The Craftsman by Sharon Bolton (2018)

~

‘No? She wanted advice, just like you. I told her to go home and cook her husband’s dinner. Instead she went to Spain where she was murdered. People don’t want advice. They want to be told that what they want to do is right.’

Dark Summer in Bordeaux by Allan Massie (2012)

~

The extraordinary pleasantness of the last days of a holiday does not make a determined man want to be on holiday forever; he enjoys each second with peculiar gusto just because he is prepared to leave at an appointed time.

Harriet by Elizabeth Jenkins (1934)

~

Favourite books read in September:

The Craftsman, Bleeding Heart Square and Harriet

Where did my reading take me in September?

England, France, Ancient Greece, Spain, Italy, Scotland, Canada

Authors read for the first time in September:

Hilary Scharper and Elizabeth Jenkins

~

Have you read any of these books? Which books did you enjoy in September?

17 thoughts on “My Commonplace Book: September 2018

    • Helen says:

      I know what you mean about the ending of The Craftsman, but I had loved the rest of the book up to that point so it didn’t spoil it too much for me.

  1. FictionFan says:

    I like the Mary Stewart quote best this month, with Andrew Miller as a close second. I really must read some Mary Stewart sometime. I’ve got The Craftsman on my TBR but as usual I’m stacked up with review copies I must read first…

    • Helen says:

      I love the Mary Stewart quote…I think her descriptive writing is better than just about any other author I can think of. Thunder on the Right isn’t my favourite of her books, but I did enjoy it. I hope you have a chance to read The Craftsman soon!

  2. Margaret says:

    I enjoyed The Craftsman too and years ago I loved The Bull from the Sea – I wonder if I would still feel the same? I’ve got Now We Shall Be Entirely Free on my TBR – hope to read it soon.

  3. cath says:

    It’s a long time since I read a Mary Stewart novel, I remember now how much I loved her writing, though I haven’t read this one. I think you’ve given me a useful nudge. thank you. Love commonplace books, by the way. What a great way to update them.

    • Helen says:

      Mary Stewart is one of my favourite authors – I’m glad I’ve reminded you about her! I don’t think Thunder on the Right is one of her best books, but it’s still enjoyable.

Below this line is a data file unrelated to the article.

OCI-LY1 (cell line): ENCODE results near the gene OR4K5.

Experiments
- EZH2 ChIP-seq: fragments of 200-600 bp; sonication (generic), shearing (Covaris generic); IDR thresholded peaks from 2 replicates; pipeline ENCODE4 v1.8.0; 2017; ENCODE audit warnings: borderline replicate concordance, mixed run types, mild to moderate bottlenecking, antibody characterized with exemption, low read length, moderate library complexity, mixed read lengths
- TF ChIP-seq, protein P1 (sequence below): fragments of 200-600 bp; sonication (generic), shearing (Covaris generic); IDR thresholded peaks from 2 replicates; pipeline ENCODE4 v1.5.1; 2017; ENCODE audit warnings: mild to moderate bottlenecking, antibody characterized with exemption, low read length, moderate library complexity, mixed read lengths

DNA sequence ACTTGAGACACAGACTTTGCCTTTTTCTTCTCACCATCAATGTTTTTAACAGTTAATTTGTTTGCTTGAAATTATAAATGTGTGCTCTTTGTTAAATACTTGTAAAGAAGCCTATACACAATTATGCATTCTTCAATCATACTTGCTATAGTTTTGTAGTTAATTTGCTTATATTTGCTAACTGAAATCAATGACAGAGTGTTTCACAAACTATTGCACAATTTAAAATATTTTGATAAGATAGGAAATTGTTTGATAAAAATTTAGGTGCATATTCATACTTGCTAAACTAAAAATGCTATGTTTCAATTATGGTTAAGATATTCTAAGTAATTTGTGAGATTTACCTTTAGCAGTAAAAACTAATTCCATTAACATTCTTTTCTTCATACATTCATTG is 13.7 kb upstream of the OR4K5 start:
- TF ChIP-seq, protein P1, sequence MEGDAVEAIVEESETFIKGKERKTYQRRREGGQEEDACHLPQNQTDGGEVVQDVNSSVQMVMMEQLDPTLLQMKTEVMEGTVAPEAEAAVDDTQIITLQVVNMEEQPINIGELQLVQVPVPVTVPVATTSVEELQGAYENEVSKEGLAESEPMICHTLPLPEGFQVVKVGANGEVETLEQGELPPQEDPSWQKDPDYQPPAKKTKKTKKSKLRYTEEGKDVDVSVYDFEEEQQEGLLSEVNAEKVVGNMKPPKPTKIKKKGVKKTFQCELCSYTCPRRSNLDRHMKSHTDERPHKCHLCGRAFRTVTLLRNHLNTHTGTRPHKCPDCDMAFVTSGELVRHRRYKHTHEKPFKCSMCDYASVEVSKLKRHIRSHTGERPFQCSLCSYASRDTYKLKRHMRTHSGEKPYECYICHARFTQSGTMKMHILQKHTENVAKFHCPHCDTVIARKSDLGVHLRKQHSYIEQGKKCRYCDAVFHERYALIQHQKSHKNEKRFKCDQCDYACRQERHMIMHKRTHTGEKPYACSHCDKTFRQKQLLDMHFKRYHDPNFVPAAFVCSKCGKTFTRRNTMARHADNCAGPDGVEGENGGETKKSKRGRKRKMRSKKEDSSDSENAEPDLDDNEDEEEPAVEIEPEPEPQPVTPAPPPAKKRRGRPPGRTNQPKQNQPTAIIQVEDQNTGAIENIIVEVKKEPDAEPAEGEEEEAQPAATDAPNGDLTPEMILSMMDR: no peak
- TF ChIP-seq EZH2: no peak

4. Judy Krueger says:

    You had a wonderful month of reading! So did I. I hope to post my list today. I do love your quotes. That is one thing I just don’t have the discipline to do.

    • Helen says:

      Sometimes the quotes jump out at me as I’m reading, but other times I struggle to find one that represents the book. I do enjoy putting these posts together, though!

  5. Charlie says:

    That’s a lot of books! I like the Erskine quote, and the Mary Stewart for the description. Got to read another of hers, it’s been a while (Stormy Petrel). I’ve read quite a few of the authors but not these books.

    • Helen says:

      I love Mary Stewart – her writing is beautifully descriptive. I liked Stormy Petrel, but I prefer her earlier, more suspenseful books. Nine Coaches Waiting is my favourite.

  6. buriedinprint says:

    Choices, trust, history: many of the passages I note revolve around these themes too. The only book I’ve read is Perdita and I liked it a lot but I love the section of Canada in which it’s set (the Bruce Peninsula between Lake Huron and Georgian Bay in Ontario – Niagara Escarpment territory) with all those rocks and waves. I’ve read some Mary Stewart but only her children’s books, although I keep meaning to read others My September was mostly filled with newer books, but I think I’ll enjoy more backlisted books in October. Good reading to you this month!

    • Helen says:

      I don’t seem to read many books set in Canada, so I liked that aspect of Perdita too. Mary Stewart’s adult novels are wonderful – if you’re looking for a place to start I would highly recommend either Nine Coaches Waiting or This Rough Magic. Happy reading to you this month too!

  7. jessicabookworm says:

    Helen, I haven’t read any of these, but as always sounds like a good mixture of books and I am very impressed with all the travelling your reading took you on. Happy October reading! 🙂